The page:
For a little while, as we passed through Little Yosemite Valley, we had a stunning view of the back side of Half Dome. The view was intimidating but encouraging. The goal was in plain view and the very sight of it beckoned us onward. But as we progressed through the switchbacks that steadily climbed up, Half Dome was no longer visible because of the tall trees.

The switchbacks were a killer. I was second to last as the rest of the group, including Rosemarie, went on. The only person left behind me was Mike, and he eventually passed me too.

I found myself having to stop every few feet or so to catch my breath because of the steep incline and altitude. People passed me left and right. I was going so slow that I didn’t think I’d ever make it to the top. Worse, I thought that if I did at least make it to Sub Dome, I would be too exhausted to even consider going up that last set of stone steps, let alone the Half Dome cables. I was also mindful of the fact that I was terribly afraid of heights.

Whenever someone passed me on the trail, I felt worse. Discouragement settled in and took hold of me.

Maybe this was a bad idea after all. I’m not in the best shape and look how I’m huffing and puffing. The group is probably already on top of the dome by now.

Those thoughts alone tempted me to quit right there. I noticed all the slender and healthy-looking people passing me by.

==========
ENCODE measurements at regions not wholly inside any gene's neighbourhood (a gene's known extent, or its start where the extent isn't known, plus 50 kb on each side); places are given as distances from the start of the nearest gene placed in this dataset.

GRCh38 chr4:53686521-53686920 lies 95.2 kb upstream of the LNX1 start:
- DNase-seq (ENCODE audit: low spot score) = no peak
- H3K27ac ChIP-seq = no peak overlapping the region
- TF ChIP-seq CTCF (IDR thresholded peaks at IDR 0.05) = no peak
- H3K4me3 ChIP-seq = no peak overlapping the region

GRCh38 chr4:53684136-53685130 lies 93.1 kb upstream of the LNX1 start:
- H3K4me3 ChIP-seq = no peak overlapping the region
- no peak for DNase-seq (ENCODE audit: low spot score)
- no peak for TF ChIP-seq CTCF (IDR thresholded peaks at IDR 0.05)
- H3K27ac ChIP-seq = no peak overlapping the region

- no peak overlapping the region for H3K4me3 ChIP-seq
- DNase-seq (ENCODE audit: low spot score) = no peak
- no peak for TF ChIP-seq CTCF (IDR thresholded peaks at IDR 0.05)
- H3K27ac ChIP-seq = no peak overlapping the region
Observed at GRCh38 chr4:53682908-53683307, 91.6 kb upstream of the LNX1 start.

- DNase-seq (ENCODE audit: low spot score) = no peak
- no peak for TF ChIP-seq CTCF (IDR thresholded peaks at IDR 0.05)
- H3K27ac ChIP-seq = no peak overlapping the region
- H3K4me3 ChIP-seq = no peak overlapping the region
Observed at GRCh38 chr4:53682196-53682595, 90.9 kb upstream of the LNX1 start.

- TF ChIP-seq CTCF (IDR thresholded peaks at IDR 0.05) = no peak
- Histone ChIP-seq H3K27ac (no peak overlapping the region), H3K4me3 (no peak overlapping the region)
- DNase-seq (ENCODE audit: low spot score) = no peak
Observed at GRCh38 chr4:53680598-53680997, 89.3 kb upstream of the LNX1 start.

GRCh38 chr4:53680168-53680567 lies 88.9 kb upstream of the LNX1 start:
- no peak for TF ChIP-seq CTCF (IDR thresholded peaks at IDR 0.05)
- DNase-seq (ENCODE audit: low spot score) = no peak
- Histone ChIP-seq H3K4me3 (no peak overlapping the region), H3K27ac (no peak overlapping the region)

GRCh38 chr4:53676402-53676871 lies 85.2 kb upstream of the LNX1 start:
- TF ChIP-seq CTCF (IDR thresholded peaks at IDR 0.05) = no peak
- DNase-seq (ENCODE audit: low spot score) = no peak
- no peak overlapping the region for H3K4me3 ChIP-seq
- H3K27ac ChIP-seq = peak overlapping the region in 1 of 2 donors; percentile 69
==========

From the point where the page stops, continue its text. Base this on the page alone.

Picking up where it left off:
I can’t move that fast. I should never have fooled myself into believing I could do this. Who was I kidding?

Despite the agony I felt and the negative thoughts warring against me, I continued placing one foot in front of the other, up the switchbacks that grew increasingly difficult. I literally felt like I was going to die. And I wasn’t going to die happy.

I am so disappointed in myself for doing this. I came all this way and I’m not even going to make it to the top. I thought I had trained and prepared enough, but apparently, I didn’t.

I pressed on further, hurting in every way, remembering how badly I wanted to conquer Half Dome and place my rock at the top as a memorial. The rock! Yes! I had to take the rock to the top of Half Dome. It was my mission. I couldn’t give up on that. Yet, my body screamed as I tried to go further. I pretty much convinced myself that the others were probably waiting for me at Sub Dome and were upset that I was taking so long and holding them up.

Prior to the hike, our leaders, Lynn and Neil, suggested that everybody wait at Sub Dome so that we could all go up together as a group. I certainly didn’t want to turn back while they were waiting and expecting me to show up, so I continued on.

Life on the Edge…(Chapter 5)

First of all, I have a back condition called scoliosis. It’s not some contagious or debilitating disease. It just means that instead of being straight, my spine is curved. It has never hindered me from participating in any of the activities I like to do, but I try not to lift or carry things that are too heavy.

What a normal spine looks like

My spine looks like one of these